Blog Dump 6: The Web of Code

Posted on by Chris Warburton

The original World Wide Web consists of big lines of text, called pages, which, by virtue of some ill-defined, external set of rules, somehow manage to contain knowledge. The pages can point to other places on the Web for whatever reason, and to a person this is great. However, to a machine it's just a bunch of numbers with no discernable meaning.

Mixed in with this knowledge are various well-defined, machine-understandable properties which originally denoted the presentation of the text (eg. 'b' for a bold bit, 'i' for an italic bit, etc.) but which gradually changed to instead merely split it up in various ways (eg. 'em' for a bit that needs emphasising, 'strong' for a bit which is important, etc.). The knowledge in the text, however, is still lost to the machine processing it.

This means that a person has to be involved somewhere, requiring a load of unfortuate individuals to navigate through the shit user interface of the Web, reading everything they find, until they get the bit of knowledge they were after.

These days we have search engines which slightly lessen the burden, since we can jump to places which we, as people, have reason to believe are pretty close to our destination and thus shouldn't require much navigating from. Still, though, the machines don't know what's going on.

In the Web of Data we entirely throw away the concept of a page, since it's irrelevant to our quest for knowledge. Text can be confined to pages, but knowledge can't; knowledge is pervasive, interconnected, predicated, higher-order and in general we can't contain a description of anything to a single unit without reference to other things, the decriptions of which reference other things and we end up with our 'page' on one thing actually containing the entire sum of all knowledge. Since there's only one sum of all knowledge, we don't need to use a concept like 'page' which implies that there is more than one.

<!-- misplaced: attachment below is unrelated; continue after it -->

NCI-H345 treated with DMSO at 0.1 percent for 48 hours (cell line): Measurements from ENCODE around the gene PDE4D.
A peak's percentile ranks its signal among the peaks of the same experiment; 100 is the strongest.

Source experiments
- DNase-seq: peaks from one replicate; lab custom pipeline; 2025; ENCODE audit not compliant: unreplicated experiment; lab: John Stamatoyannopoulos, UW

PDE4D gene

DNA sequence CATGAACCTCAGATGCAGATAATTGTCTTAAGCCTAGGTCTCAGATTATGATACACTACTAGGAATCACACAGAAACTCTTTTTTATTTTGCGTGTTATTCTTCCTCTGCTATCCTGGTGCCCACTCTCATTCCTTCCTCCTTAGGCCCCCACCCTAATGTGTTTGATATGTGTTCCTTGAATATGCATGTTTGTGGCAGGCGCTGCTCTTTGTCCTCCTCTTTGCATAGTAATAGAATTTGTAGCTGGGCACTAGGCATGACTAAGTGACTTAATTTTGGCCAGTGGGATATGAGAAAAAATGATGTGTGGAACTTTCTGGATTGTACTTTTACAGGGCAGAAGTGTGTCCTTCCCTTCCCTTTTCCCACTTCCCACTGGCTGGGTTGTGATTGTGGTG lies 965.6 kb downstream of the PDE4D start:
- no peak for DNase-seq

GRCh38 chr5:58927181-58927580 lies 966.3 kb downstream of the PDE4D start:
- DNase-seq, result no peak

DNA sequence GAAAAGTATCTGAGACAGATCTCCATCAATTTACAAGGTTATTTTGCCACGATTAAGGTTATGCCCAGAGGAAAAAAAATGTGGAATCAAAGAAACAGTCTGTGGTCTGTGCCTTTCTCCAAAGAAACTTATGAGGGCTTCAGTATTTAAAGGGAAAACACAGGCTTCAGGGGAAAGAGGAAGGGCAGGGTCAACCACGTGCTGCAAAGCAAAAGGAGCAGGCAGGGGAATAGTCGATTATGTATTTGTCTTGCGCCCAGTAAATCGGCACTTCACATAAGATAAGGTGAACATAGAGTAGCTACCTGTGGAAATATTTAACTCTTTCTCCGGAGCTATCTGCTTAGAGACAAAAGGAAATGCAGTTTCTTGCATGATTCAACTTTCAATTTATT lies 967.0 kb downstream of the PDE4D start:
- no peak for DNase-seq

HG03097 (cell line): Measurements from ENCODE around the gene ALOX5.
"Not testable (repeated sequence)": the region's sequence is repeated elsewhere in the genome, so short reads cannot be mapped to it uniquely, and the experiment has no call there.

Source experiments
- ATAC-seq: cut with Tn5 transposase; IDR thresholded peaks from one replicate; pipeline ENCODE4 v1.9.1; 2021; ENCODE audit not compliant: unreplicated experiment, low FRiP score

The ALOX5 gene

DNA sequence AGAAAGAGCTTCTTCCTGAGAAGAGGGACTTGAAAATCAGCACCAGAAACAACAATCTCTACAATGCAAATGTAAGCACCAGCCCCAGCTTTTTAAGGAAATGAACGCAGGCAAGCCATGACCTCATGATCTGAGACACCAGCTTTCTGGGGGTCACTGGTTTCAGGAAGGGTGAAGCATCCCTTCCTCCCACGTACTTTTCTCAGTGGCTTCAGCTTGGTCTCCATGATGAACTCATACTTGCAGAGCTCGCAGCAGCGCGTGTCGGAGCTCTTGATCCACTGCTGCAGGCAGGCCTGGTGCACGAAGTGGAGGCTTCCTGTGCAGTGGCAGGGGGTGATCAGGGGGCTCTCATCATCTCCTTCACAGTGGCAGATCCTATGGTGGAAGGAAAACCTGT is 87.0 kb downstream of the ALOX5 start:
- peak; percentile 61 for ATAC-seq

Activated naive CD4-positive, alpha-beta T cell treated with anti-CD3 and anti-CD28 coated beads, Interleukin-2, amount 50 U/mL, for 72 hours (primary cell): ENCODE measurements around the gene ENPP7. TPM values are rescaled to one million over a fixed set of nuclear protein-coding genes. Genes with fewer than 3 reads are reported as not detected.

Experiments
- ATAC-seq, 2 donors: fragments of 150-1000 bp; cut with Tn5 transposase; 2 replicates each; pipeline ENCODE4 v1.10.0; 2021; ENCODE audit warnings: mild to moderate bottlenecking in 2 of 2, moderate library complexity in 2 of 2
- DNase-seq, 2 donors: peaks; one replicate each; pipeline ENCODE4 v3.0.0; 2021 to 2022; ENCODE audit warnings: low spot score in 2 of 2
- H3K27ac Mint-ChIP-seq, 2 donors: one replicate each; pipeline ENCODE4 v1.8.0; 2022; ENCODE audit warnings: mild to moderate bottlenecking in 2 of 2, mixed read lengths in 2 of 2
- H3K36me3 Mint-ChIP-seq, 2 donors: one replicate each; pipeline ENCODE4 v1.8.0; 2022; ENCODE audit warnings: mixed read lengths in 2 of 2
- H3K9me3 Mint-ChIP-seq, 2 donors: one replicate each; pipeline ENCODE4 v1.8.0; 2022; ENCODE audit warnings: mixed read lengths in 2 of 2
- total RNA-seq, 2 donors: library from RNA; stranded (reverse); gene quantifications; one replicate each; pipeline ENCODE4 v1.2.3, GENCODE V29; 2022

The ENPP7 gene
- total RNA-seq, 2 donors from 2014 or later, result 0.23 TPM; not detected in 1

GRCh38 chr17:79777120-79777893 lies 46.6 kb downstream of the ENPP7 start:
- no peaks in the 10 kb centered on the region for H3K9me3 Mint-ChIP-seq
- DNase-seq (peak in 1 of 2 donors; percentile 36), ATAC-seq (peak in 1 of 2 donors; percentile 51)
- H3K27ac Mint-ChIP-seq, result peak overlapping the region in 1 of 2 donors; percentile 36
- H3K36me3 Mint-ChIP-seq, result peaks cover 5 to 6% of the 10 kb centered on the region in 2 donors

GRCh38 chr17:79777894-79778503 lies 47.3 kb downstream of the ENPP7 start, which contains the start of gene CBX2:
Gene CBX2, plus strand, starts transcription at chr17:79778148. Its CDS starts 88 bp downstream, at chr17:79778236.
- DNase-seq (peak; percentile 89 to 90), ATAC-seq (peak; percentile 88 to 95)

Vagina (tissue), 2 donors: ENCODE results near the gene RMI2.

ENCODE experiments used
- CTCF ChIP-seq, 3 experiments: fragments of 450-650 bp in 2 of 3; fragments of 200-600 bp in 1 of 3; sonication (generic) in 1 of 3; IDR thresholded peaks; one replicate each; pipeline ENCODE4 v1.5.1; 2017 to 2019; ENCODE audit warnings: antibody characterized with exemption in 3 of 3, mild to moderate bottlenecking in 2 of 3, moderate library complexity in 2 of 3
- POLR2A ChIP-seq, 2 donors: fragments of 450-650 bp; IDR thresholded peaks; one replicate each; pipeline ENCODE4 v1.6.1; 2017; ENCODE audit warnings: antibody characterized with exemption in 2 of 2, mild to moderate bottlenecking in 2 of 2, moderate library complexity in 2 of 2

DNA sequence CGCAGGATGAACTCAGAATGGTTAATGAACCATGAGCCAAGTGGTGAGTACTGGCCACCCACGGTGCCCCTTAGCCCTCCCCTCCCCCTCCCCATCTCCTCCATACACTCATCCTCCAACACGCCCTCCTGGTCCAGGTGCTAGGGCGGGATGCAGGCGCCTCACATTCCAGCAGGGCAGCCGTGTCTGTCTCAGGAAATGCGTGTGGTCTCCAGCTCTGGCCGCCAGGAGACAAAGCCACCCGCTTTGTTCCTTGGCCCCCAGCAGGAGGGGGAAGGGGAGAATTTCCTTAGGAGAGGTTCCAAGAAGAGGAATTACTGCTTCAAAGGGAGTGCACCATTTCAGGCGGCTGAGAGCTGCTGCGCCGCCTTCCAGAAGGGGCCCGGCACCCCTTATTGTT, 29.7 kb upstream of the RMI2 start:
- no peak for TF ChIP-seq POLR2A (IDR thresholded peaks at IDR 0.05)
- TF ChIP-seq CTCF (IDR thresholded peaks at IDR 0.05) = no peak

With the artificial limit of pages done away with we can put stuff anywhere, as long as we use unique names (Universal Resource Identifiers, URIs) to make sure we don't get confused about which bits are talking about what. Now we've got a machine-readable, distributed, worldwide database of knowledge: that's the Web of Data.

At this point many short-sighted people think that the next step is to rewrite the old Web on top of the Web of Data, so that both humans and machines can understand it and work in harmony. These people are, of course, sooooo 20th century.

Machines aren't intelligent (yet), so there's no way we could make a serious moral argument that they are our slaves. Therefore, why aren't they doing everything? There should be no relevant information kept back from the machine, and nothing it outputs should contain any new knowledge which can't already be found on the Web of Data. If we want to refine what it programatically generates, we should do so by adding new information to the Web of Data until it knows what we want, and thus nobody else need specify that data again.

To me, as a programmer, there is an obvious analogy to be made:

The original coding system consists of big lines of text, called files, which, by virtue of some well-defined, external set of rules, somehow manage to contain computation. The files can import other files in the system for whatever reason, and to a person this is great. However, to a machine it's just a bunch of calculations with no discernable meaning.